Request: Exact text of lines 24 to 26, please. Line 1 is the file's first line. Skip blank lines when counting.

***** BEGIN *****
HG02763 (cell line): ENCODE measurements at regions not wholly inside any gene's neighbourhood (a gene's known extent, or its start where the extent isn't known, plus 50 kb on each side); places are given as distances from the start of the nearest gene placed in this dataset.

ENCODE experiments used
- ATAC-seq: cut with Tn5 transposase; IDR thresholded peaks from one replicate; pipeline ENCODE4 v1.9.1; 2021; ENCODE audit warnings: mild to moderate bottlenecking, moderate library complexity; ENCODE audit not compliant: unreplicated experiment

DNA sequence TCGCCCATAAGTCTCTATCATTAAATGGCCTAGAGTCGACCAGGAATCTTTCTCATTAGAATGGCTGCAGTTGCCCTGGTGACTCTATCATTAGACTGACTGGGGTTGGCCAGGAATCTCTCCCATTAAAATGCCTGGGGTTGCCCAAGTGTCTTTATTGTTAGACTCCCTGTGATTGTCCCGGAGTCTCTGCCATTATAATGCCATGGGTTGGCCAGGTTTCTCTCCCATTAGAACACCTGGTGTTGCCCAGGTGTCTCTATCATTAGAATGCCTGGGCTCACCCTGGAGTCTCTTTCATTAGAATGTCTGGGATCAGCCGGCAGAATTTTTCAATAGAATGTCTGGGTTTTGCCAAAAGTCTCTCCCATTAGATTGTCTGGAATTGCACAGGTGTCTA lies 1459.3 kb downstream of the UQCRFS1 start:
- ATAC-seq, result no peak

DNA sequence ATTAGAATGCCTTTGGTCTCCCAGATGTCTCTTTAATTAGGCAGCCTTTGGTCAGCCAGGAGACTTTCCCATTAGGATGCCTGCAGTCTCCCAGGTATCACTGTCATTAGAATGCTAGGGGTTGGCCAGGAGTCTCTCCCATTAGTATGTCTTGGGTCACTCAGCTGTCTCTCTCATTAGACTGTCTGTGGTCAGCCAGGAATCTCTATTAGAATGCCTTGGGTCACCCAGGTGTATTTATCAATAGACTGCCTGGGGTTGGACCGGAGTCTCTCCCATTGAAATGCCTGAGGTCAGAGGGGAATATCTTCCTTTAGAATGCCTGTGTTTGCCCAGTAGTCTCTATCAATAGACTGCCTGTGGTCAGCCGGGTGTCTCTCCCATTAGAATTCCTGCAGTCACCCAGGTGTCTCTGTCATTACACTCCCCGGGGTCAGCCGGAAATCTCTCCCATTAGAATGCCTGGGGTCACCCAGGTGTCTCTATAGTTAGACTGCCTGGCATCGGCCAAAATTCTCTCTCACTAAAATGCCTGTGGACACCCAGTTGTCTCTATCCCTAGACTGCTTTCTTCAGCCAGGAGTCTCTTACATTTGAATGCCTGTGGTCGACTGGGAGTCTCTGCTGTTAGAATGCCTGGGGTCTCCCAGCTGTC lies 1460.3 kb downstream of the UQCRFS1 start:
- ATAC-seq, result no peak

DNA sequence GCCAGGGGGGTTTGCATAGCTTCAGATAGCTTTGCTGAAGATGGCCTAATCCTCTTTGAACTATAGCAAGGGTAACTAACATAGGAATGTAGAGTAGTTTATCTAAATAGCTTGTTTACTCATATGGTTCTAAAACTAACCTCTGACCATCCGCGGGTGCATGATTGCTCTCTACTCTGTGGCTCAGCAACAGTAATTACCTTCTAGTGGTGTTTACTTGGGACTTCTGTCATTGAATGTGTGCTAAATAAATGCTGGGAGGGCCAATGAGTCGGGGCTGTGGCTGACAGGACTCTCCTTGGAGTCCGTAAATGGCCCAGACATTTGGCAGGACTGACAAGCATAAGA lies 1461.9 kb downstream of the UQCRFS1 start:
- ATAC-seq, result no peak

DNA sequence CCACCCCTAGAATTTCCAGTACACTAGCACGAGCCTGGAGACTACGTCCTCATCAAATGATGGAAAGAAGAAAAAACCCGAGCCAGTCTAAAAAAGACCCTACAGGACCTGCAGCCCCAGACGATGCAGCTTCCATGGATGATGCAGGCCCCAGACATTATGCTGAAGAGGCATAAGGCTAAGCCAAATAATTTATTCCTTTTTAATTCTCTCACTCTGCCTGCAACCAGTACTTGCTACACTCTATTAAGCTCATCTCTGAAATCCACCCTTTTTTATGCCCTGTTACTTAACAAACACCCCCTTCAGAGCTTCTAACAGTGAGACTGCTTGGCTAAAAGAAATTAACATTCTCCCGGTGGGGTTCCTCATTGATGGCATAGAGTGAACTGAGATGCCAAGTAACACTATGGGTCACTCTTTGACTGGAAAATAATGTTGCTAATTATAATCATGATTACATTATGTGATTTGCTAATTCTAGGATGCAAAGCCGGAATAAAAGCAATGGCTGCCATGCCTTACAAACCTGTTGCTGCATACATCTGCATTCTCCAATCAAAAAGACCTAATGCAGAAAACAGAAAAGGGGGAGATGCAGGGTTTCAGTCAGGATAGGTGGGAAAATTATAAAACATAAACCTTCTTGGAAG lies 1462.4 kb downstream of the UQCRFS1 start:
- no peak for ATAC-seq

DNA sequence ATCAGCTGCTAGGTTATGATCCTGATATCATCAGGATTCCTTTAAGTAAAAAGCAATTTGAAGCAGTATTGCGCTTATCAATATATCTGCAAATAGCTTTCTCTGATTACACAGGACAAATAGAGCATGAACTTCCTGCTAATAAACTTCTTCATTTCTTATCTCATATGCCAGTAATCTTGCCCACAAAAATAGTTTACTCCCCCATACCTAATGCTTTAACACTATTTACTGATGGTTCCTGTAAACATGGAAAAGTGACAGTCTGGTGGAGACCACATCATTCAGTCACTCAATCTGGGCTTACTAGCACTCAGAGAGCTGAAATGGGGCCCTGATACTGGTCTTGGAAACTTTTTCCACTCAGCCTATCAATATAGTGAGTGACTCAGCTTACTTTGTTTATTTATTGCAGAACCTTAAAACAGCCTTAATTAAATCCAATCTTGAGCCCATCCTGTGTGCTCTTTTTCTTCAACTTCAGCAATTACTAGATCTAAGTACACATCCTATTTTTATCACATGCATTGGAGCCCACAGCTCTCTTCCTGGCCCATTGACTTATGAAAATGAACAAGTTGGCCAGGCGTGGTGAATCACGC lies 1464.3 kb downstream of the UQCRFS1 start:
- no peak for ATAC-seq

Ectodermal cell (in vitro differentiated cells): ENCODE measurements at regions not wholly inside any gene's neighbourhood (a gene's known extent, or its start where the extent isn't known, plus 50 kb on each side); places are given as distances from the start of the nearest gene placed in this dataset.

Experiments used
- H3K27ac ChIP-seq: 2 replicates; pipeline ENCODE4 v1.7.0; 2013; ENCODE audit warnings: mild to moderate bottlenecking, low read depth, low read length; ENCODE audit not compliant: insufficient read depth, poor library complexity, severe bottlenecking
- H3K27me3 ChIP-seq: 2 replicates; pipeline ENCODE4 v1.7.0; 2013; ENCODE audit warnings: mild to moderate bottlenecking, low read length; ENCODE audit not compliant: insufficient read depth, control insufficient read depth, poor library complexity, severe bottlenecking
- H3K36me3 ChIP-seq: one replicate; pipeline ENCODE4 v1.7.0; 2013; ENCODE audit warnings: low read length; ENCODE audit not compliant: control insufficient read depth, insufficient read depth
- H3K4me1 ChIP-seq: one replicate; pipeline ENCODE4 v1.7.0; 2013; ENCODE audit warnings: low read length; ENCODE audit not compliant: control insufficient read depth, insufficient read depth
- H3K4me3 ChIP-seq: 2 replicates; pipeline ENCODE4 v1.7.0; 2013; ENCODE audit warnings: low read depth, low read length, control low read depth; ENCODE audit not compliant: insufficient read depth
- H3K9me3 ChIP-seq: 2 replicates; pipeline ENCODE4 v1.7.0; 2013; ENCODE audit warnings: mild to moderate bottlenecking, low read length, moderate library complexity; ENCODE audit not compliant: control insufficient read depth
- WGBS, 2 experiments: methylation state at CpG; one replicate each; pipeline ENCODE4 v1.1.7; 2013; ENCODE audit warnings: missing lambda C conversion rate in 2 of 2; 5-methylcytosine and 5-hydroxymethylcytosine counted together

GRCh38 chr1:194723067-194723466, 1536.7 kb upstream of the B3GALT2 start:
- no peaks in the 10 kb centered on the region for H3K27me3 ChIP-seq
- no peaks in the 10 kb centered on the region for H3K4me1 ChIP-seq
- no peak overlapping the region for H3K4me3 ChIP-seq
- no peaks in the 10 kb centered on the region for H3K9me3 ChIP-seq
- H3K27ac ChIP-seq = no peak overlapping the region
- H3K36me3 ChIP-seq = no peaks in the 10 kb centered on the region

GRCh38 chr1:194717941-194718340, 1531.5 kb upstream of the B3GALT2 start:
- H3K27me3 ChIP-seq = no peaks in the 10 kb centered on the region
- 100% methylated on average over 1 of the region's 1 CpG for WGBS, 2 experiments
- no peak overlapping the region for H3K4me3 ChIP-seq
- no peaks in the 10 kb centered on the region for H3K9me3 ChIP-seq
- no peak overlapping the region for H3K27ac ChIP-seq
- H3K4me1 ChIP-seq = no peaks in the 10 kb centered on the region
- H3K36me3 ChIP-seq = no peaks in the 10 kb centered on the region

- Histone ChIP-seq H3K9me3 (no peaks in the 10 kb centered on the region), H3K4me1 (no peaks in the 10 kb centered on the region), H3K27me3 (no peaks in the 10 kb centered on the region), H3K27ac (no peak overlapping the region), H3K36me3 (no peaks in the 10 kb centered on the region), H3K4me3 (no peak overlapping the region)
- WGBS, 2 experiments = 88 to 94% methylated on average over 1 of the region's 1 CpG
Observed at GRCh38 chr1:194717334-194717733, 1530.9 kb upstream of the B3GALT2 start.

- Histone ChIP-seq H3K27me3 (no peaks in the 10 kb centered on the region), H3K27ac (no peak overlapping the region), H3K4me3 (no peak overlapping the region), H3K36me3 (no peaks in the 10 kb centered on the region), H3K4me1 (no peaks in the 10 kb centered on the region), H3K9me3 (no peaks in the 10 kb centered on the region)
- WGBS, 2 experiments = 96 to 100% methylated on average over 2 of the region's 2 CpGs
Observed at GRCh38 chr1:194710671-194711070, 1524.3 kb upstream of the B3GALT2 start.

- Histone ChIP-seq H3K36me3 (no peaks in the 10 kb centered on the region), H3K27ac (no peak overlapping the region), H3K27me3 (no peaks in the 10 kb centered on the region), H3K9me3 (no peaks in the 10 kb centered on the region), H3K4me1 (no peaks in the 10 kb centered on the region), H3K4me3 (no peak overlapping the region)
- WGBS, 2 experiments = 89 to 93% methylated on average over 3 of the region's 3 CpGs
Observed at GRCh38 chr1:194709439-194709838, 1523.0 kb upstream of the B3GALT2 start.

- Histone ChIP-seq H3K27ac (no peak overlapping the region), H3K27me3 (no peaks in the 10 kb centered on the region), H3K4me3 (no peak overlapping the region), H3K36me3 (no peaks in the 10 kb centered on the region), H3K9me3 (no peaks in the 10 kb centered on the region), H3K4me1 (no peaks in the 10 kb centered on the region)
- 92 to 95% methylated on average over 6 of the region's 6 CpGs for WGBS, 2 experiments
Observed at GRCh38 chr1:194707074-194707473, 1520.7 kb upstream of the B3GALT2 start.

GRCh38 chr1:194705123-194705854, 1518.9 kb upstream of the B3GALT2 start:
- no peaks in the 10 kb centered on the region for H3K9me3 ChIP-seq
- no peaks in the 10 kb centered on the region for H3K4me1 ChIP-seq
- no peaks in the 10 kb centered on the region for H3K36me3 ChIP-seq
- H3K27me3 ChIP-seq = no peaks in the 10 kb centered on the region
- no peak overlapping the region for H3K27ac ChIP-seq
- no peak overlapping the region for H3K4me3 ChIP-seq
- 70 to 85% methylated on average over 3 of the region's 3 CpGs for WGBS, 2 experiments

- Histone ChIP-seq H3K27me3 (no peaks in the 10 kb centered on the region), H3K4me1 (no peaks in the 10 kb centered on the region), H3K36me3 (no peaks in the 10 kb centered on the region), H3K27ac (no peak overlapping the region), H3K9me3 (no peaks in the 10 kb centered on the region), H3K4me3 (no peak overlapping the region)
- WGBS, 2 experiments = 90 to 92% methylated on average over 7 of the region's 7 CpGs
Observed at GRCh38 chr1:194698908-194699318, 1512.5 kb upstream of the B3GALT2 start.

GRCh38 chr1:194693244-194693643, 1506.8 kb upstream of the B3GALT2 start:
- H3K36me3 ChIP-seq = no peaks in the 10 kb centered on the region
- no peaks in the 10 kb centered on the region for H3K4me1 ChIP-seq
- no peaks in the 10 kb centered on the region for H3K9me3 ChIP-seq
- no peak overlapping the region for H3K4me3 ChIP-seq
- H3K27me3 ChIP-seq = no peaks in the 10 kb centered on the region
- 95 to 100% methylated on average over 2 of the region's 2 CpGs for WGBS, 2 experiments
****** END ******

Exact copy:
- no peaks in the 10 kb centered on the region for H3K27me3 ChIP-seq
- no peaks in the 10 kb centered on the region for H3K4me1 ChIP-seq
- no peak overlapping the region for H3K4me3 ChIP-seq